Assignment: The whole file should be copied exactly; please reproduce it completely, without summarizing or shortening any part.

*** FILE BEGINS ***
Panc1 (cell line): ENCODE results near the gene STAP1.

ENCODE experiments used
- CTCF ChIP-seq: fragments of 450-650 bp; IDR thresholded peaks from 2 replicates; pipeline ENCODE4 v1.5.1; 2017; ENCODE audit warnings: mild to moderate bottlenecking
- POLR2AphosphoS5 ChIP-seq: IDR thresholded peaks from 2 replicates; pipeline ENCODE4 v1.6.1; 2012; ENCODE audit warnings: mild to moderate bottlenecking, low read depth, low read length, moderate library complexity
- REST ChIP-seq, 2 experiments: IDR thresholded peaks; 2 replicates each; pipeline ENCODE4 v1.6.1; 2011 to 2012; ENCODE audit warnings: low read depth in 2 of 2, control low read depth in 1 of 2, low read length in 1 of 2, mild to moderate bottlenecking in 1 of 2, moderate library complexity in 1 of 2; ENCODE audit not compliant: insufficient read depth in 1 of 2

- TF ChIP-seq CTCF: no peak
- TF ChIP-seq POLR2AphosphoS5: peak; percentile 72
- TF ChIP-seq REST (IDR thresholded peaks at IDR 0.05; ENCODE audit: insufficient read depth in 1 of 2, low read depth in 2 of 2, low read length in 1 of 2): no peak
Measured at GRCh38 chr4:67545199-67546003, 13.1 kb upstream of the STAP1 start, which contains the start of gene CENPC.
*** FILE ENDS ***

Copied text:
Panc1 (cell line): ENCODE results near the gene STAP1.

ENCODE experiments used
- CTCF ChIP-seq: fragments of 450-650 bp; IDR thresholded peaks from 2 replicates; pipeline ENCODE4 v1.5.1; 2017; ENCODE audit warnings: mild to moderate bottlenecking
- POLR2AphosphoS5 ChIP-seq: IDR thresholded peaks from 2 replicates; pipeline ENCODE4 v1.6.1; 2012; ENCODE audit warnings: mild to moderate bottlenecking, low read depth, low read length, moderate library complexity
- REST ChIP-seq, 2 experiments: IDR thresholded peaks; 2 replicates each; pipeline ENCODE4 v1.6.1; 2011 to 2012; ENCODE audit warnings: low read depth in 2 of 2, control low read depth in 1 of 2, low read length in 1 of 2, mild to moderate bottlenecking in 1 of 2, moderate library complexity in 1 of 2; ENCODE audit not compliant: insufficient read depth in 1 of 2

- TF ChIP-seq CTCF: no peak
- TF ChIP-seq POLR2AphosphoS5: peak; percentile 72
- TF ChIP-seq REST (IDR thresholded peaks at IDR 0.05; ENCODE audit: insufficient read depth in 1 of 2, low read depth in 2 of 2, low read length in 1 of 2): no peak
Measured at GRCh38 chr4:67545199-67546003, 13.1 kb upstream of the STAP1 start, which contains the start of gene CENPC.